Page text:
A common complaint heard these days is that neighbors just aren’t neighborly anymore. It’s nothing like when we were kids, the curmudgeons will say. My response: When was the last time you made the first contact? That’s what I thought.
A few weeks ago, some good neighbors: the kind who will feed your dog when you’re on vacation, moved out. I saw the hubby loading up a trailer with boxes, and yelled across the cul-de-sac ( the favored form of communication around here). I said “I’d come help you with that, but . . . I don’t want you to move!” We’re going to miss him and his wife and their sweet little daughter. We’ve loved watching her grow up, from the first toddling steps on the driveway, to waiting in her little lawn chair when she hears the ice cream truck, to wearing her raincoat and galoshes while performing as the “best water sprinkler jumper in the world”. (Her Daddy’s designation).
In a matter of only a day or two, we walked over as another trailer was being unloaded into the same garage. We introduced ourselves to the young couple who is bringing a new little girl- and Bonus- her baby brother to our neighborhood. Ah- potential Halloween monsters for trick or treating. They’ll fit right in. We may not have been a proper welcome wagon- no time to bake a cake- but a handshake and a howdy-do most likely went a long way in making them feel welcome. They said the lady who lives between us in the cul-de-sac had already been over. She’s quick, that one.
Developing next-door relationships takes work, but the rewards are remarkable. When I was growing up on a similar very close “circle”, our next-door neighbor’s basement was the preferred destination when the tornado sirens blew. She had a key to our house, and would make use of it to bring us homemade treats and candy. It seemed she didn’t miss a holiday, from the biggies like Christmas and Easter all the way down to Valentines and St. Patrick’s. There’s nothing to ease the pain of homework like settling it on the dining room table next to a fresh batch of cupcakes.
Other neighbors with children became life-long friends. Some of the same kids that were on our middle of the street baseball teams now share their nuggets of wisdom, along with pics of kids and grandkids on Facebook.
My husband grew up where the houses were not quite as close. His neighbors were actually cousins, and they spent a lot of time together. Their daddies spent the whole day driving trucks together, their moms and grandma quilting and canning. You can still get James and his sister and those girls laughing by mentioning a certain pony ride, or the egg shampoos that were practiced by the future hair-dresser in the bunch.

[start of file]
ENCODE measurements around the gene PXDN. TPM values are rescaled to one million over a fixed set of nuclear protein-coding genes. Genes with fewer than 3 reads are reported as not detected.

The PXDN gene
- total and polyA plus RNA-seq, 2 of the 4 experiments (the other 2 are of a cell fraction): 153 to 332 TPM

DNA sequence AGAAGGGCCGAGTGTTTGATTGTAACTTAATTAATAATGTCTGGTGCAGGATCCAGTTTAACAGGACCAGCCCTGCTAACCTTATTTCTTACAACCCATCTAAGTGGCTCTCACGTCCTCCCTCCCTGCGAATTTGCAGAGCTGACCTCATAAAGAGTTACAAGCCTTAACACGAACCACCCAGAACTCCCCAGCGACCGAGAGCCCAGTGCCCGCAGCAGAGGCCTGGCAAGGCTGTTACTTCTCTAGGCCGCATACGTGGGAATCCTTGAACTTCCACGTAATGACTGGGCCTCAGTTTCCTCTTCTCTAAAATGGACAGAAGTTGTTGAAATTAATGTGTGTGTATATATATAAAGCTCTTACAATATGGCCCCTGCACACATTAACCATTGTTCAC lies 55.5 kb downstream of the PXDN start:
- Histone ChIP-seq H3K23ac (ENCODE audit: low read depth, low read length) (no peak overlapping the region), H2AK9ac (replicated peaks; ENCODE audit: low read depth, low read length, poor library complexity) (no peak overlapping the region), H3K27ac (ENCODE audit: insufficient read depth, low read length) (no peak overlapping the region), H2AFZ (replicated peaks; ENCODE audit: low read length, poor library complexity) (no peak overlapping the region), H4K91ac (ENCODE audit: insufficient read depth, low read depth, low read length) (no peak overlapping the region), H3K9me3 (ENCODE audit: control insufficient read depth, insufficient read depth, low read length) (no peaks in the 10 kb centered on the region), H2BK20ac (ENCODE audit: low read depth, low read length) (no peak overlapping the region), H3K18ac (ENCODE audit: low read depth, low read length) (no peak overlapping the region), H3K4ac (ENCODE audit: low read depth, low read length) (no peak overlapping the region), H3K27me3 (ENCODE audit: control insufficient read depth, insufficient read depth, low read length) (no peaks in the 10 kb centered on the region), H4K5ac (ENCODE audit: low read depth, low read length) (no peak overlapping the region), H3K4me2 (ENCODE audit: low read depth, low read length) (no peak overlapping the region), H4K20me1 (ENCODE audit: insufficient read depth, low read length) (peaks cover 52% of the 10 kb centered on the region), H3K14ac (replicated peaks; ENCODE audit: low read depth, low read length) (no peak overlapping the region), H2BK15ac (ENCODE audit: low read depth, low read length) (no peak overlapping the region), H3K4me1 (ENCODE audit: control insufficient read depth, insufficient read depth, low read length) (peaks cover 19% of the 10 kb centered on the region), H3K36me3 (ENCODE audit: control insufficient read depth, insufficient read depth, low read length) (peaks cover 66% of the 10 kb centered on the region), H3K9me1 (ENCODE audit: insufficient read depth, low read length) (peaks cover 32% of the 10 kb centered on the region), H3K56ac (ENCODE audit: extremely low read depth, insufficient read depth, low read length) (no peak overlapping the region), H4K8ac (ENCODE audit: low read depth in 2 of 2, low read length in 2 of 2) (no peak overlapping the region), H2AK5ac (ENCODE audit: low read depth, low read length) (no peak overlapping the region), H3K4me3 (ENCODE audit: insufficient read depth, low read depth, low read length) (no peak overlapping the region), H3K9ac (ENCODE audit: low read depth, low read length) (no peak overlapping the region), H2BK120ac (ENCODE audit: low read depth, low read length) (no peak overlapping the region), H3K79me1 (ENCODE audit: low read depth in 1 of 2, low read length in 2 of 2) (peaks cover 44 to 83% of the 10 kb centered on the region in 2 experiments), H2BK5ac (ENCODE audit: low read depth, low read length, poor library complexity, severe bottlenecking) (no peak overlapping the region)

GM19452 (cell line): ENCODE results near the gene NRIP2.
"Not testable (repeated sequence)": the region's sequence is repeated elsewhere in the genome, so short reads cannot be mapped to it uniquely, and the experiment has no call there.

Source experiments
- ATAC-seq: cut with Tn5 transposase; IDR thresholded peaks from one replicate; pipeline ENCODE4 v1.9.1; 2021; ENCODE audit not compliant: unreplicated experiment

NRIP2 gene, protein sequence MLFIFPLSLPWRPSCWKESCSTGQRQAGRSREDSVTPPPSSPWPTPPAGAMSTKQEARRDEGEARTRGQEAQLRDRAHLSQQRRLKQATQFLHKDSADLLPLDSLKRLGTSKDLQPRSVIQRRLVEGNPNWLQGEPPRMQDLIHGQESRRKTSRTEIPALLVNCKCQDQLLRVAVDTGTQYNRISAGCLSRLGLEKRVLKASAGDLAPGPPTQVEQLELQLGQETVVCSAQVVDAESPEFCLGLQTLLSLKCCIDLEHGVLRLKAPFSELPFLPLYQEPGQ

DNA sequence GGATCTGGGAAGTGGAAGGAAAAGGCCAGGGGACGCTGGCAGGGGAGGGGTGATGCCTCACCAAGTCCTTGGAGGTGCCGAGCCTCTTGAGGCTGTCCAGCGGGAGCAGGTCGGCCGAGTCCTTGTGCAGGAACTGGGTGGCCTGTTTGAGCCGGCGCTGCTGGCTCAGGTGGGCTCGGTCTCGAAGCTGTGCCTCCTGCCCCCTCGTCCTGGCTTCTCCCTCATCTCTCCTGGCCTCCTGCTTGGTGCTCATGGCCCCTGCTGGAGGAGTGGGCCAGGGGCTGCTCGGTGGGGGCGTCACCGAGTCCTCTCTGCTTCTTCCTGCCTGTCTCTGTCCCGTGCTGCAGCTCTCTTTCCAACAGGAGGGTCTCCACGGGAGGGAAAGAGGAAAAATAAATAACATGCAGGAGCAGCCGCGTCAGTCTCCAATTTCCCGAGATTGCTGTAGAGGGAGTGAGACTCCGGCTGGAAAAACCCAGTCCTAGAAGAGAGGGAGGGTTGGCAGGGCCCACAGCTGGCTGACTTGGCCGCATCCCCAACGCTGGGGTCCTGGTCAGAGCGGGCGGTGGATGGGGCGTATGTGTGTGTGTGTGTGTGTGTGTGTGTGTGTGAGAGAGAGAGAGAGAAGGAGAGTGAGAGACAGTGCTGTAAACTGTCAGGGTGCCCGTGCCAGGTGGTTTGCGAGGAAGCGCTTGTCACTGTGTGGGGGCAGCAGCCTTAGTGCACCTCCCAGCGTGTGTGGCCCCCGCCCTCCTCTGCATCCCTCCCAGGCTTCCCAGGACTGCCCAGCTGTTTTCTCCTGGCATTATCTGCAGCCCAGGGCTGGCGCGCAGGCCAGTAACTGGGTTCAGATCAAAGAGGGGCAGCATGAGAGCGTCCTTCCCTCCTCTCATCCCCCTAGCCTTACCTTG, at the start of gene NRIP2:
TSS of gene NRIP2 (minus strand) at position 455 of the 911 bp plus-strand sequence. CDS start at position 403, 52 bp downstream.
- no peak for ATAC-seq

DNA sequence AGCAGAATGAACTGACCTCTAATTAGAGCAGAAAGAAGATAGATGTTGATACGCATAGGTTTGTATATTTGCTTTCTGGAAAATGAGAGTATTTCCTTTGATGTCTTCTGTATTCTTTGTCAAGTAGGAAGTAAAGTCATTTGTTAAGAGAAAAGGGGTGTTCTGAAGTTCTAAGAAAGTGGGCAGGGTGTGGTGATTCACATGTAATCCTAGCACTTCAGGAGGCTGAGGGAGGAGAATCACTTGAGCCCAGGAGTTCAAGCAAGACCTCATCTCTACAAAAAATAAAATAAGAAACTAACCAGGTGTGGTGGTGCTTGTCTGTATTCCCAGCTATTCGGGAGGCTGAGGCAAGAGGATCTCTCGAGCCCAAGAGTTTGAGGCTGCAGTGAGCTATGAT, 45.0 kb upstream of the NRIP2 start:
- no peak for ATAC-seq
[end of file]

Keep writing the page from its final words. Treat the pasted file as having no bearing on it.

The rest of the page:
The street where we raised our kids was marked by chain-link fences. Once again, no need for telephones here. We’d stand in our yards and holler. The man across the street was particularly famous for this. He claimed to be able to predict when my parents were coming for a visit by our lawn-mowing schedule. Not entirely true, but it made for a good story.
The same man and I once shared the care and upkeep of a stray dog. He started it, by placing a pan of water outside his fence on a hot day. I continued with spare dog food. I was already taking meals to our own dogs in the back, so a walk to the front fence was not that difficult. Soon, the friendly English setter mix was named Rascal, as he managed to get inside the front gate and dig some really good “wallering” holes. Over the fence one day, I asked Carl what would happen when the weather got colder. After all, we were responsible for keeping the dog close by. We couldn’t just let him freeze. No answers that day, but within a week, a very sturdy dog house appeared at the end of Carl’s driveway.
Once labeled as being nosy – watching out for each other is now encouraged by the local police. Neighborhood watch groups are invaluable to those who protect and serve. It’s now politically correct to know which vehicles are commonly parked in front of each house. We learn each other’s work schedules, and notify each other of vacations. The better to be neighborly, my dear.
It takes a little effort, but it’s still very possible to have the kind of neighborhood Mr. Rogers would be proud to sing about. Smiles, waves, retrieving mis-thrown newspapers and improperly delivered mail are all free of charge, and make a huge difference. To have a good neighbor: Be One.